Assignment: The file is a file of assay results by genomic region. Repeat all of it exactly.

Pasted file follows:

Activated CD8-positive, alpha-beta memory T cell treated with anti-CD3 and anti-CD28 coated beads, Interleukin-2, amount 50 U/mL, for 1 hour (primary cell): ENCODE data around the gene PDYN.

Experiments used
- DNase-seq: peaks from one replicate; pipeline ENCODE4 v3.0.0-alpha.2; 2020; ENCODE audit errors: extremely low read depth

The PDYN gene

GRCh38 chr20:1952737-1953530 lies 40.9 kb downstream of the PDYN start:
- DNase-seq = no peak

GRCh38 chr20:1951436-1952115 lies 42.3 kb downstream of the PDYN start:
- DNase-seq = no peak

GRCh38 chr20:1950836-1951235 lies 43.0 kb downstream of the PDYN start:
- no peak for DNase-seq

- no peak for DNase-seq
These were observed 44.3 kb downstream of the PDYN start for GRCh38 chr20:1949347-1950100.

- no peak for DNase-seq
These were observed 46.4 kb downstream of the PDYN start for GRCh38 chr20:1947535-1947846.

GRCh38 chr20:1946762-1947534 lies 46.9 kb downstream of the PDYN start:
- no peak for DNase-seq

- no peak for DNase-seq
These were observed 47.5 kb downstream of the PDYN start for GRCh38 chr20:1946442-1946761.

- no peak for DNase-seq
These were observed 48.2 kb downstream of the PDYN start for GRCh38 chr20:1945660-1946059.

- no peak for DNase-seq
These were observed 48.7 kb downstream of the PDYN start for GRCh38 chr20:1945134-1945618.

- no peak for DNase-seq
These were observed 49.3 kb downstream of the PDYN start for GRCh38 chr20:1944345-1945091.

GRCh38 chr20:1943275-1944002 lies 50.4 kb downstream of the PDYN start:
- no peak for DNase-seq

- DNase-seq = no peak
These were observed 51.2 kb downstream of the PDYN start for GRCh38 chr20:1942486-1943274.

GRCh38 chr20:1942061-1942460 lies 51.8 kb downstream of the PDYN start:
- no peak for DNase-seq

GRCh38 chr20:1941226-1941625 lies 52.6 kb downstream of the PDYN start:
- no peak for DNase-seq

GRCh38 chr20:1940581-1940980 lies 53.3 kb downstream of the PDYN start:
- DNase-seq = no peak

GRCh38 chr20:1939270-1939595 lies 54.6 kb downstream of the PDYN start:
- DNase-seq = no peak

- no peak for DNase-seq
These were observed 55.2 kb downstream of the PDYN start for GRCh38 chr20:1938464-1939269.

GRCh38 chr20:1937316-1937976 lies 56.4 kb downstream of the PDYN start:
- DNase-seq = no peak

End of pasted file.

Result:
Activated CD8-positive, alpha-beta memory T cell treated with anti-CD3 and anti-CD28 coated beads, Interleukin-2, amount 50 U/mL, for 1 hour (primary cell): ENCODE data around the gene PDYN.

Experiments used
- DNase-seq: peaks from one replicate; pipeline ENCODE4 v3.0.0-alpha.2; 2020; ENCODE audit errors: extremely low read depth

The PDYN gene

GRCh38 chr20:1952737-1953530 lies 40.9 kb downstream of the PDYN start:
- DNase-seq = no peak

GRCh38 chr20:1951436-1952115 lies 42.3 kb downstream of the PDYN start:
- DNase-seq = no peak

GRCh38 chr20:1950836-1951235 lies 43.0 kb downstream of the PDYN start:
- no peak for DNase-seq

- no peak for DNase-seq
These were observed 44.3 kb downstream of the PDYN start for GRCh38 chr20:1949347-1950100.

- no peak for DNase-seq
These were observed 46.4 kb downstream of the PDYN start for GRCh38 chr20:1947535-1947846.

GRCh38 chr20:1946762-1947534 lies 46.9 kb downstream of the PDYN start:
- no peak for DNase-seq

- no peak for DNase-seq
These were observed 47.5 kb downstream of the PDYN start for GRCh38 chr20:1946442-1946761.

- no peak for DNase-seq
These were observed 48.2 kb downstream of the PDYN start for GRCh38 chr20:1945660-1946059.

- no peak for DNase-seq
These were observed 48.7 kb downstream of the PDYN start for GRCh38 chr20:1945134-1945618.

- no peak for DNase-seq
These were observed 49.3 kb downstream of the PDYN start for GRCh38 chr20:1944345-1945091.

GRCh38 chr20:1943275-1944002 lies 50.4 kb downstream of the PDYN start:
- no peak for DNase-seq

- DNase-seq = no peak
These were observed 51.2 kb downstream of the PDYN start for GRCh38 chr20:1942486-1943274.

GRCh38 chr20:1942061-1942460 lies 51.8 kb downstream of the PDYN start:
- no peak for DNase-seq

GRCh38 chr20:1941226-1941625 lies 52.6 kb downstream of the PDYN start:
- no peak for DNase-seq

GRCh38 chr20:1940581-1940980 lies 53.3 kb downstream of the PDYN start:
- DNase-seq = no peak

GRCh38 chr20:1939270-1939595 lies 54.6 kb downstream of the PDYN start:
- DNase-seq = no peak

- no peak for DNase-seq
These were observed 55.2 kb downstream of the PDYN start for GRCh38 chr20:1938464-1939269.

GRCh38 chr20:1937316-1937976 lies 56.4 kb downstream of the PDYN start:
- DNase-seq = no peak